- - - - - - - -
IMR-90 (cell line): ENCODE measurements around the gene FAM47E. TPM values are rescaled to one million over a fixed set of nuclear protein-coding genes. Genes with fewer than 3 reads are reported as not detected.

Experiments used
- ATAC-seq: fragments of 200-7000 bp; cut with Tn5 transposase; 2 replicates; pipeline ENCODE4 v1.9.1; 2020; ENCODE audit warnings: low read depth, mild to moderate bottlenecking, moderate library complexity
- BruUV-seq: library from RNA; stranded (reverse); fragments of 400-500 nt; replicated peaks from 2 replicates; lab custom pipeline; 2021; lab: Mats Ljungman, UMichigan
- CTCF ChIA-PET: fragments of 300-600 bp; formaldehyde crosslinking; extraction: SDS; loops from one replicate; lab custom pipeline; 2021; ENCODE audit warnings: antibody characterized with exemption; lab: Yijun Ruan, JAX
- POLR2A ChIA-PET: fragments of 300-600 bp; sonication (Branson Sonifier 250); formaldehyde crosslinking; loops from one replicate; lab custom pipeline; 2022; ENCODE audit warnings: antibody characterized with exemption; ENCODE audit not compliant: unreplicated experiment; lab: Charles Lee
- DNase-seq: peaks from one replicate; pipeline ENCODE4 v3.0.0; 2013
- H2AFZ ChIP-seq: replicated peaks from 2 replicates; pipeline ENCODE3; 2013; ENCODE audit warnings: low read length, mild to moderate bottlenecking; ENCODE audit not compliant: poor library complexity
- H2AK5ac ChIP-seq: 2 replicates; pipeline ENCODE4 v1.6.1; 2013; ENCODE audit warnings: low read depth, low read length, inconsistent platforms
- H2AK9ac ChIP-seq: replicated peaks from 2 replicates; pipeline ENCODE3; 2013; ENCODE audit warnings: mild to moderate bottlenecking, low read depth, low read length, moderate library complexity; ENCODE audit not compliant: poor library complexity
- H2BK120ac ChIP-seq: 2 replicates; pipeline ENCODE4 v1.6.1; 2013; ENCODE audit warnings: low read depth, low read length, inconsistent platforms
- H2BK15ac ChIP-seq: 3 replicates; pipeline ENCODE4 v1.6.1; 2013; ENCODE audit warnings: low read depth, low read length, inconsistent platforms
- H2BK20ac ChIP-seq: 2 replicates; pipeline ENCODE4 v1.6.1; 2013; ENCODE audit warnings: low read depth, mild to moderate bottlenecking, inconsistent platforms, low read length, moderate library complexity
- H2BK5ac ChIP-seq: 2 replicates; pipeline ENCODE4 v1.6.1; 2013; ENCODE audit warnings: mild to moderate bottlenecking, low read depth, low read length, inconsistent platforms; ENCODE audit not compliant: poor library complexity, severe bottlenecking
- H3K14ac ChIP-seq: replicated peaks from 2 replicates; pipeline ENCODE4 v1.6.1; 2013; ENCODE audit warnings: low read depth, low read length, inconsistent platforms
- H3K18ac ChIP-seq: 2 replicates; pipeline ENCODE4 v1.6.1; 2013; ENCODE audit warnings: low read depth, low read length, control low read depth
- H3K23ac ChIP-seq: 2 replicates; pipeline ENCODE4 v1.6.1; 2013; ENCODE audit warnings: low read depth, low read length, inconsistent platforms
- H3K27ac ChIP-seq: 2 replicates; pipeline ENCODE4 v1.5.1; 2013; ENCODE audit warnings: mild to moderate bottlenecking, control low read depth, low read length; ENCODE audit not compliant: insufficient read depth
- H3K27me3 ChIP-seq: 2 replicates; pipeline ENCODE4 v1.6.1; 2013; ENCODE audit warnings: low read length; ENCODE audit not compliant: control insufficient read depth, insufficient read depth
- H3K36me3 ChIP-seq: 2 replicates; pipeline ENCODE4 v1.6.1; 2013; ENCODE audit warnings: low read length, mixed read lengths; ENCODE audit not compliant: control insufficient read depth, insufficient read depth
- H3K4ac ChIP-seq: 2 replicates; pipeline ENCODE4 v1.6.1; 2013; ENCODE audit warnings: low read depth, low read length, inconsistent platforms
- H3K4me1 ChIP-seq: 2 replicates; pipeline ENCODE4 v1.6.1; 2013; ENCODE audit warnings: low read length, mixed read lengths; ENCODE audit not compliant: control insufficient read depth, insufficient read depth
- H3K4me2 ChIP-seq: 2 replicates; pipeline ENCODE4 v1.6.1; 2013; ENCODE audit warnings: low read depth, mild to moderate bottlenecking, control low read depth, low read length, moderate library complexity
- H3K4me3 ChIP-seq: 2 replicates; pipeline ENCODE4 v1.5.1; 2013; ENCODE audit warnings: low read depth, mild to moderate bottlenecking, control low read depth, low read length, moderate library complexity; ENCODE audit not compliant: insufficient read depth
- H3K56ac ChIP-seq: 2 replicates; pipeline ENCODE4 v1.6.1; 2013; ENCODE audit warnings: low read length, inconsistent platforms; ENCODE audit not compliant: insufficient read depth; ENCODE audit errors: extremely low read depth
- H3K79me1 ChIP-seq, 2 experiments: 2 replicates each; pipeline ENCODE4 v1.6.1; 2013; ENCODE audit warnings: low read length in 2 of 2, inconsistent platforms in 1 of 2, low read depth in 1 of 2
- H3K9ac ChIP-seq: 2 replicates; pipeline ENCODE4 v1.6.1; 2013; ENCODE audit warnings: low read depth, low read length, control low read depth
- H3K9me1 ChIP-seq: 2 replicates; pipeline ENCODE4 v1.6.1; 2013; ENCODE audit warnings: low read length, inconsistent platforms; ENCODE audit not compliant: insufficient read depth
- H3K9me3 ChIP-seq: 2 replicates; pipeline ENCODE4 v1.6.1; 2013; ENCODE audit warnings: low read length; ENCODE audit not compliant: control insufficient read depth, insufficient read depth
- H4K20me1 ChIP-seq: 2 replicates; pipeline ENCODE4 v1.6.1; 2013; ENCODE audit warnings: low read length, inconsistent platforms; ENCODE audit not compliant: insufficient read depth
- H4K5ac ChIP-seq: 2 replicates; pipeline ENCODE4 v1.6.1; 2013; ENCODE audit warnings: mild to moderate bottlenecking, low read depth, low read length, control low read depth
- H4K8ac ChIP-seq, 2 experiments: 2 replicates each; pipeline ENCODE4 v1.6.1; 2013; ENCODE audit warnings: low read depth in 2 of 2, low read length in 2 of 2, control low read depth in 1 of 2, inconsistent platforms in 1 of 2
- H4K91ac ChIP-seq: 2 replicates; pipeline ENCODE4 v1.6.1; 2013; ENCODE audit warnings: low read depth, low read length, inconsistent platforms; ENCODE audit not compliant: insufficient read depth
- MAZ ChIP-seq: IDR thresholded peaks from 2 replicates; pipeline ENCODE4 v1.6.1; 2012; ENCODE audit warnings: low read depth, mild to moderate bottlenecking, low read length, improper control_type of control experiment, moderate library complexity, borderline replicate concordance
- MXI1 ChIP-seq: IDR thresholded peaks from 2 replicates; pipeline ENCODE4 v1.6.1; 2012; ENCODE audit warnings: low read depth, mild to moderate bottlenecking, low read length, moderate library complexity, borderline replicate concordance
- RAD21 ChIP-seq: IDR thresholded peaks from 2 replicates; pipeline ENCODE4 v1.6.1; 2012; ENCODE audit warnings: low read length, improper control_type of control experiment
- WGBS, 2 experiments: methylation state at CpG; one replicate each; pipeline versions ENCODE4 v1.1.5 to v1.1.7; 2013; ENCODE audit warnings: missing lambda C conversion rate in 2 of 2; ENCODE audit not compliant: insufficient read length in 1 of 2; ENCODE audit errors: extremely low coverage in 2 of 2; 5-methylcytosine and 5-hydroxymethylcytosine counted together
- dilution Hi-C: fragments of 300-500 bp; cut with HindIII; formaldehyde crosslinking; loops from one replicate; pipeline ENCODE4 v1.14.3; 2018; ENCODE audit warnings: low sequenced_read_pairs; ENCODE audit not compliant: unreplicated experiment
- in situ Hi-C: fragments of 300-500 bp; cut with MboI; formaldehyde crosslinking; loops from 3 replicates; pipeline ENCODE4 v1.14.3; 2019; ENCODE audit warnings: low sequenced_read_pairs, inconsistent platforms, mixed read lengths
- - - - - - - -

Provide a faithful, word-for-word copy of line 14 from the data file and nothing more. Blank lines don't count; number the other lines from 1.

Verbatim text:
- H2BK5ac ChIP-seq: 2 replicates; pipeline ENCODE4 v1.6.1; 2013; ENCODE audit warnings: mild to moderate bottlenecking, low read depth, low read length, inconsistent platforms; ENCODE audit not compliant: poor library complexity, severe bottlenecking